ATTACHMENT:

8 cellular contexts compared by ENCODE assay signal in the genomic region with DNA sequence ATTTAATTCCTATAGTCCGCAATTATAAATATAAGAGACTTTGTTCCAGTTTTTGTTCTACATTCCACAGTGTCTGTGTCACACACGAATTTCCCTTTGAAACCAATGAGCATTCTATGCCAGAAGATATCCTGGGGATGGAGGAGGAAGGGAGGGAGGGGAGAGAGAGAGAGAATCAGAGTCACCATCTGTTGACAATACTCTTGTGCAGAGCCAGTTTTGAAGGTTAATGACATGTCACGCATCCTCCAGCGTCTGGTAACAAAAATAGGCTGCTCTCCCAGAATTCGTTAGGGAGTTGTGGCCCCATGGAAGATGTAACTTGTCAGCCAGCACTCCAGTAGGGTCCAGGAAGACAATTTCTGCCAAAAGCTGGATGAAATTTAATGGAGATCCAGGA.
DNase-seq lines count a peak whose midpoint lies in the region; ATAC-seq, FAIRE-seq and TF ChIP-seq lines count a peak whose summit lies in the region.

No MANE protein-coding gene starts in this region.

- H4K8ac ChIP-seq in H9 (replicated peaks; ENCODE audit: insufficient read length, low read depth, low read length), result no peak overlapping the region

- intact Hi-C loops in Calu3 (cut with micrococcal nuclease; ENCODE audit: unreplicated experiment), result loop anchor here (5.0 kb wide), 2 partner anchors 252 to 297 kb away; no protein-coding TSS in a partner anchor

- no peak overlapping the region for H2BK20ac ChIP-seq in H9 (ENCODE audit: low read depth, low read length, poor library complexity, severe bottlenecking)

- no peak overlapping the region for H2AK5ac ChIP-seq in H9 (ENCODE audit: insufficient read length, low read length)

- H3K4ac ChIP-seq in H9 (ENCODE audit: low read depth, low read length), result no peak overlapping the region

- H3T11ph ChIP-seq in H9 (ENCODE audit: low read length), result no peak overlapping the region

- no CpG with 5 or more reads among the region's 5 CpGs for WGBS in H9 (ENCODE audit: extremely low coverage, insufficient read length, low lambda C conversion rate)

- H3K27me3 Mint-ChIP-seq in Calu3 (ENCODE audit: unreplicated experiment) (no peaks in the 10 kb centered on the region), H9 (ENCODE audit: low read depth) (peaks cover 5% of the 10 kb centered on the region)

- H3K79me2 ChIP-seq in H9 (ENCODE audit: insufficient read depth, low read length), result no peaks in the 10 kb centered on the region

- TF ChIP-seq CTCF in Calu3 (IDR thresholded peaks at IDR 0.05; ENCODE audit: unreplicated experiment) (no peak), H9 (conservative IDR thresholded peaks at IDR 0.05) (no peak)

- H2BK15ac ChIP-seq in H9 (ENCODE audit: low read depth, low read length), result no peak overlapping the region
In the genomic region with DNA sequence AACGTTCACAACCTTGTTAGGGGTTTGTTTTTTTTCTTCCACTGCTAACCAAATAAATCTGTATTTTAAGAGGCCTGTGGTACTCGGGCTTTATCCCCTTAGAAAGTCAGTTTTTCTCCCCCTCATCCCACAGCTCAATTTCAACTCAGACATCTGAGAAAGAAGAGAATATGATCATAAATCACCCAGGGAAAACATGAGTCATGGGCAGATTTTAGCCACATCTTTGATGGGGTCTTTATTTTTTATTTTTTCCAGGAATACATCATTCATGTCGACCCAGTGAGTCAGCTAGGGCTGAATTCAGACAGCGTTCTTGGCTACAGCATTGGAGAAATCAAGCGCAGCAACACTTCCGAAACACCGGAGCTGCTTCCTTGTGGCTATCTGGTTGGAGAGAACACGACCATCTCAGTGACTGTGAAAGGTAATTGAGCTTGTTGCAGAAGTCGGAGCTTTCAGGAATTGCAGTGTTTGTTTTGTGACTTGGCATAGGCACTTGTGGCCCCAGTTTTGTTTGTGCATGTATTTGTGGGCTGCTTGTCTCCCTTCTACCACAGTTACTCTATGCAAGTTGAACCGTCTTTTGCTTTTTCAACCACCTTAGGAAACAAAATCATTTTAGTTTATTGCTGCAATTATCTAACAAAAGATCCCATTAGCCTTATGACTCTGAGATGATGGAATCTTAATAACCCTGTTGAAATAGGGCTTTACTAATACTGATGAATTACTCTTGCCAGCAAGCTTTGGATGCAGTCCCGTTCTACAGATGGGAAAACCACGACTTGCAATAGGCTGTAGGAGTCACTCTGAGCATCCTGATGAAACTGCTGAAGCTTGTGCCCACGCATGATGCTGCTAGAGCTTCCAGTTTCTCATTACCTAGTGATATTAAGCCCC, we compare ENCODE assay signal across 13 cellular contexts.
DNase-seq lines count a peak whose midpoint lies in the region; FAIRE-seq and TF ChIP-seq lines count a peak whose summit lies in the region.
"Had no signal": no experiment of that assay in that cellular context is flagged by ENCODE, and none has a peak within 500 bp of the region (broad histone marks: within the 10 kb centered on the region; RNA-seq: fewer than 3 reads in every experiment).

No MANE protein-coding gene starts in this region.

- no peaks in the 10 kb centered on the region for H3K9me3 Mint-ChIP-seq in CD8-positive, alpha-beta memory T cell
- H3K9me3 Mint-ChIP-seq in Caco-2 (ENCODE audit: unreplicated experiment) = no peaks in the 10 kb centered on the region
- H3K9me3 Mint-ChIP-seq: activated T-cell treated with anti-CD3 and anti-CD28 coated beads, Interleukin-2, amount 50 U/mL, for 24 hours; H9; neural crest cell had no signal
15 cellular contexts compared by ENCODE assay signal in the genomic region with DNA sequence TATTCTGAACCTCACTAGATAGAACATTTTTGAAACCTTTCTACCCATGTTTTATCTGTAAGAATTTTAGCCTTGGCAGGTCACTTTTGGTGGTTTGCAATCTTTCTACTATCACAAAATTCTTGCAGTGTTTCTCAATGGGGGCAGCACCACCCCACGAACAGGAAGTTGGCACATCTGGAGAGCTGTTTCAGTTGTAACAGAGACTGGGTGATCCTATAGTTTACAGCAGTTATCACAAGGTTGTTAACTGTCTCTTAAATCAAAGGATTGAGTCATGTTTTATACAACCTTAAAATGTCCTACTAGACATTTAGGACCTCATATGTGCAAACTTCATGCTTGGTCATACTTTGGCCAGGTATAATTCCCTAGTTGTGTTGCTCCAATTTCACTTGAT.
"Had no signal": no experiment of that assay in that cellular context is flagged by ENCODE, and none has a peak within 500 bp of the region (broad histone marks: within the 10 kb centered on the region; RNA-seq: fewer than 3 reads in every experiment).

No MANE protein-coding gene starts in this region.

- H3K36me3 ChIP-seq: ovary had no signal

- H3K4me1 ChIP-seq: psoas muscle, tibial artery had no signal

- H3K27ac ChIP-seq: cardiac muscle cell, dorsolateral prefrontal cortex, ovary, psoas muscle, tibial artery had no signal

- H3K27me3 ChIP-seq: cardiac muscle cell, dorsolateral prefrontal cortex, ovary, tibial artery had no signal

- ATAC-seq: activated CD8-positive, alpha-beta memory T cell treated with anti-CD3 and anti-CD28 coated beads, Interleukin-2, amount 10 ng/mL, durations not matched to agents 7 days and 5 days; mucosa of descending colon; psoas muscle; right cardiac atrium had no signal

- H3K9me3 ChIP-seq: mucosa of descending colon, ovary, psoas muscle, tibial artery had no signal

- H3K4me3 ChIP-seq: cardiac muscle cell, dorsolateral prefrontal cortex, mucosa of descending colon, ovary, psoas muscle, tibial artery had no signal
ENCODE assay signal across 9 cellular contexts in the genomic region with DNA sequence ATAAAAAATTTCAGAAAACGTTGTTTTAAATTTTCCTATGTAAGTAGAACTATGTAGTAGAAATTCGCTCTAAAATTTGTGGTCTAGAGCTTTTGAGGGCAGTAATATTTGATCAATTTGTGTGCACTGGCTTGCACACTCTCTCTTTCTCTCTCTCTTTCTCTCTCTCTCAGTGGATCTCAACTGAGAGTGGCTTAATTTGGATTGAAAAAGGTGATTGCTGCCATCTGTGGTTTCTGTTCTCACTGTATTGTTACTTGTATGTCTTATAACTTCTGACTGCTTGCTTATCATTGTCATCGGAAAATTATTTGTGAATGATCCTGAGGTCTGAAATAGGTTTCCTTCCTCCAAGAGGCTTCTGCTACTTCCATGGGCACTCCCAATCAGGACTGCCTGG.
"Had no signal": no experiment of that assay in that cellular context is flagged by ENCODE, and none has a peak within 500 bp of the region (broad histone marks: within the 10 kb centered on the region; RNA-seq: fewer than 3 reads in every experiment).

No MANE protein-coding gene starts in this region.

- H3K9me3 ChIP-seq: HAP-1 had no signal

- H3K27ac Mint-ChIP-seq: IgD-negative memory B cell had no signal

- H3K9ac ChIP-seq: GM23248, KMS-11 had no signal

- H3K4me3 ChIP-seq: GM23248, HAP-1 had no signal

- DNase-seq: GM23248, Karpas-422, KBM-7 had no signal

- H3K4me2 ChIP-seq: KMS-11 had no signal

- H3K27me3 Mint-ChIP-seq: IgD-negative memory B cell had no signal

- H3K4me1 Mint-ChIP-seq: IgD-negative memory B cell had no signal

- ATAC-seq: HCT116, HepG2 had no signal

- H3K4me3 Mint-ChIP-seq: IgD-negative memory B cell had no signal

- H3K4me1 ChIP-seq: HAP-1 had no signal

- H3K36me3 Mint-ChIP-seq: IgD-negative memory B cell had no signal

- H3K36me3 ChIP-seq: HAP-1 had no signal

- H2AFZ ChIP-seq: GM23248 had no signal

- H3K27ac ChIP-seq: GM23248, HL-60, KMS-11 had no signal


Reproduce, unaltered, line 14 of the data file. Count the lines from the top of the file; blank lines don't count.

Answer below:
- H2BK15ac ChIP-seq in H9 (ENCODE audit: low read depth, low read length), result no peak overlapping the region